mostly fossil-free home!

A project that B and I have been working on for years is finally complete. With the installation of a geothermal heating/cooling system, we are able to disconnect our home from the methane infrastructure, which in our area means that we are no longer burning fracked gas from neighboring Pennsylvania in our home. Because we had previously installed a hybrid electric/heat pump hot water heater, our furnace had been the only thing still attached to the gas lines. Now that it is gone, we won’t have to pay for methane, which is relatively low-priced at the moment, or the delivery charges, which are relatively expensive in New York. Those savings will help with our electric bill, which will go up, although our panels in a community solar array generate a good chunk of our electricity. In our region of New York, changing from methane to geothermal for heating is considered a wash in terms of cost, but our air conditioning costs will be much lower with the heat pump than with our outdoor compressor unit.

We have done other projects to make our home more efficient, such as changing to LED lighting and adding more insulation. We use a rechargeable battery-operated lawn mower and electric leaf blower. The only two household things that will still use fossil fuels are our propane grill and our gasoline-powered snowblower, which is only needed a handful of times a year, if that.

We have also cut way back on our use of gasoline for transportation, driving an all-electric Chevy Bolt and a plug-in hybrid electric Chrysler Pacifica. We only use gasoline when we take the Pacifica on longer trips. It gets 30ish miles on battery. When it is running on gas, some of the engine power re-charges the battery, so even when we have no plug-in charge remaining, a quarter to a third of our miles will still be battery powered. It could be even more than that if we are driving on roads with terrain or lots of stop signs/lights because the braking is regenerative, meaning the energy from slowing the car goes toward charging the battery. It’s possible that, as rapid charging stations become more available, we may be able to take longer trips in our Bolt, which would cut our gasoline usage even further. (I know some of you urbanites are wondering why we don’t use mass transit. Unfortunately, our area has almost no mass transit available.)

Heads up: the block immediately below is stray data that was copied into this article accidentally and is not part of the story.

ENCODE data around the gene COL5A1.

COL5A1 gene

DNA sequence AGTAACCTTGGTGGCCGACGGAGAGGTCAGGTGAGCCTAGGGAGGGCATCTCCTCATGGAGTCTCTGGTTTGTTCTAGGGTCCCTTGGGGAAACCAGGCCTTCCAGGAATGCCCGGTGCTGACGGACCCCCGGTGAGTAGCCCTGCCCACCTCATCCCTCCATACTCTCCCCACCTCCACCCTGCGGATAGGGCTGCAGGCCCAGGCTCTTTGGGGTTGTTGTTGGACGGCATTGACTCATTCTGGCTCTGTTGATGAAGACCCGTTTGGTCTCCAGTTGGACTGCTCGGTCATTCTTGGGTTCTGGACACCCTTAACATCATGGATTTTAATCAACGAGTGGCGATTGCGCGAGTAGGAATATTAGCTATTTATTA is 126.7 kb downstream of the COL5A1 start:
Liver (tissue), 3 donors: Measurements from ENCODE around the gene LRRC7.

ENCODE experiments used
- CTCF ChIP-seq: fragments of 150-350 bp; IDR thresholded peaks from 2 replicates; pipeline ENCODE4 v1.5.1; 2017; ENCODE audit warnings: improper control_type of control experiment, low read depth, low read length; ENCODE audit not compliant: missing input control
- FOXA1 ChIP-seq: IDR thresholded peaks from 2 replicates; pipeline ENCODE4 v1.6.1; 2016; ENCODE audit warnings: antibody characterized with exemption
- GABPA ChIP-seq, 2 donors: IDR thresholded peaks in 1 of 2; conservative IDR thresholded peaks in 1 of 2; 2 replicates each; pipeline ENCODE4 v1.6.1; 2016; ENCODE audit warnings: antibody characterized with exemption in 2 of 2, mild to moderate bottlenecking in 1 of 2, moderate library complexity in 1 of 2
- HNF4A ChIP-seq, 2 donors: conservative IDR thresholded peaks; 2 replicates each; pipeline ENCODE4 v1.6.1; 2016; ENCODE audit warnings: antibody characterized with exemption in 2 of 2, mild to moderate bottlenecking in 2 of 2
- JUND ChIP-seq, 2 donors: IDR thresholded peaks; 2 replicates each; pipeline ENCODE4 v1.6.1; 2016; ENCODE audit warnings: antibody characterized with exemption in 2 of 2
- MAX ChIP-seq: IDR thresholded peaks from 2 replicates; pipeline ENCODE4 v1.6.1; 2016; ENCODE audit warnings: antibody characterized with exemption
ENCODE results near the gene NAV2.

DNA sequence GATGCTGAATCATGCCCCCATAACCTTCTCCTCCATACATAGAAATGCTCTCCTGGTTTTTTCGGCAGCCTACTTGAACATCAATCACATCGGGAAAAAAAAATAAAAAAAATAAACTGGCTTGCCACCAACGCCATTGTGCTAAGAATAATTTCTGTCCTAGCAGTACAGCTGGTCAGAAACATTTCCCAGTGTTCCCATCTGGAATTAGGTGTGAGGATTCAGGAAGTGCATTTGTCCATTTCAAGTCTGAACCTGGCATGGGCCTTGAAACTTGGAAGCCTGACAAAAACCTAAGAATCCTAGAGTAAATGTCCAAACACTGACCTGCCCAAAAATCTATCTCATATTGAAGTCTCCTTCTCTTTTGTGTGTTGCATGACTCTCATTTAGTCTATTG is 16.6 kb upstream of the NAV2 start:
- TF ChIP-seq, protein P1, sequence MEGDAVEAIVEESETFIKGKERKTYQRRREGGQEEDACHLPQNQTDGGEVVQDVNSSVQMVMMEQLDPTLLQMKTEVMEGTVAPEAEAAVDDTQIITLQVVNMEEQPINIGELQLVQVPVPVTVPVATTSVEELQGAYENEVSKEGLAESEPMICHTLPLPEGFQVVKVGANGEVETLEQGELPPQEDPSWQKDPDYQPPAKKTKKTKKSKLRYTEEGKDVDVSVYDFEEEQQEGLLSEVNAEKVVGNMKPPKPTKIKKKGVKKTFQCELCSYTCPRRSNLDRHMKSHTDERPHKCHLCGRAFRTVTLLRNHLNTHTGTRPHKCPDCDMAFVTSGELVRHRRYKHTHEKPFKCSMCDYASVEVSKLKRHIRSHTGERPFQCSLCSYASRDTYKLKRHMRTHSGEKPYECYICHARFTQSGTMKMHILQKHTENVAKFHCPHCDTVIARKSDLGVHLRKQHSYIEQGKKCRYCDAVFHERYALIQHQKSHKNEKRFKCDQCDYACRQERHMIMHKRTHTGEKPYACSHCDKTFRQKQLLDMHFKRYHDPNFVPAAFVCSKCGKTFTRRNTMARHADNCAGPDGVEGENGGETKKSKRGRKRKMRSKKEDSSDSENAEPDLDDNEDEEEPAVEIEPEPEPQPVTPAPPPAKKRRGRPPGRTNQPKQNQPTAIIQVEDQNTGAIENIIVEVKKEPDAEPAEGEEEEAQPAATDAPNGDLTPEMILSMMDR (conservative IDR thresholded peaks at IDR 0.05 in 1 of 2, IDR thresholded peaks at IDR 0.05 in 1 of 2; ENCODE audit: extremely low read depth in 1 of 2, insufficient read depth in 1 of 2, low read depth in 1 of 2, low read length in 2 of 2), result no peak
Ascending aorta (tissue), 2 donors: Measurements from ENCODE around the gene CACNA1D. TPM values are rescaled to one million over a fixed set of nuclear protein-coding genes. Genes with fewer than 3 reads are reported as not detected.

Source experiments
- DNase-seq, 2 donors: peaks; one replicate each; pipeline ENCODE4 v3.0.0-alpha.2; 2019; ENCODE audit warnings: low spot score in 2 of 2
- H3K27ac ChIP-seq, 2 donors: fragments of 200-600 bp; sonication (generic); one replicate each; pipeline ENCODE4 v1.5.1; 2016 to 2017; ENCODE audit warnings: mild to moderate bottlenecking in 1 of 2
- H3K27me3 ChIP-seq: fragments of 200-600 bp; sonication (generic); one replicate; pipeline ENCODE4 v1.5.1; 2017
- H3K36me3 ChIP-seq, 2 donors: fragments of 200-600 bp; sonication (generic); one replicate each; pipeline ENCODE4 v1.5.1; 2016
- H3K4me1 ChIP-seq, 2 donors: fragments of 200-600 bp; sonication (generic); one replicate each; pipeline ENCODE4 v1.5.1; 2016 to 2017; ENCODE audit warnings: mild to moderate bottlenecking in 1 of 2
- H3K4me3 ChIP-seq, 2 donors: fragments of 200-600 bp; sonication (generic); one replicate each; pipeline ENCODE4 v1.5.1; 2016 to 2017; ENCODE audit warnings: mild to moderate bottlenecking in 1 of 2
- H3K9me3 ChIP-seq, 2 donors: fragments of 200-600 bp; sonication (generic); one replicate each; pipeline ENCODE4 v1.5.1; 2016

We have tried to cut down our fossil fuel usage and control our total energy usage as much as is practicable, but I know there is one sector where our carbon footprint will become heavier rather than lighter. I have not been a frequent flyer in my first almost-six decades, but I am likely to be flying several times a year for the foreseeable future. With daughter E and granddaughter ABC’s recent move to London, I see a fair number of airplane flights coming.

The first one will be next month.

digging out

This morning we are digging out from a major snowstorm. We got about a foot (350 cm) of snow with a layer of ice buried in it from a period of freezing rain in the wee hours of the morning.

B and I went to work after a sustaining breakfast of steel-cut oats. He wrangled our big orange Ariens snowblower. It’s old, having belonged to my dad for many years; we inherited it when they finally hired someone to clear snow a few years before they moved into an apartment. Despite its age, it is still very powerful, so B set to work clearing the driveway and walk, as I tackled finding the buried Bolt.

B pulled out a large pushbroom for me from the garage; no little snowbrush was going to do. I brushed snow down onto the driveway that B had cleared and then used a shovel to get it onto the snowbanks.

The snow and ice combo was so heavy that I cracked a plastic shovel and had to move on to a metal one.

The freezing rain had coated the car doors, but I eventually was able to get into the Bolt and start it up so I could blast both the front and rear defrosters. Later in the day, we plan to move the Pacifica out to the driveway and put the Bolt inside so we can plug it into its charger to keep the battery conditioned, as we are expecting temperatures below zero Fahrenheit (-18 C) tonight and only single digits (-15 C) tomorrow.

By the time I had gotten the Bolt free, I couldn’t feel my toes, despite my heavy socks and boots. B wasn’t done, though. He raked the snow off the metal garage roof, used the snowblower to clear that away, and then took the snowblower across the street to help a neighbor who was attempting to clear his driveway, including the area that had been plowed in from the street, with a shovel.

We are both back inside for the rest of the day. The roads are still snowy and there is a state of emergency in effect, which means that there should be no unnecessary travel.

Maybe it is time for some hot coffee for B and white hot chocolate for me…
*****
Join us for Just Jot It January! Today’s pingback link is here: https://lindaghill.com/2019/01/20/jusjojan-2019-daily-prompt-jan-20th/
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Bolts and biscuits

Because the news has been so disturbing/bad/scary lately, I want to share a couple of nice things that happened today. They are not-earth-shattering, important things, but I have to find comfort where I can.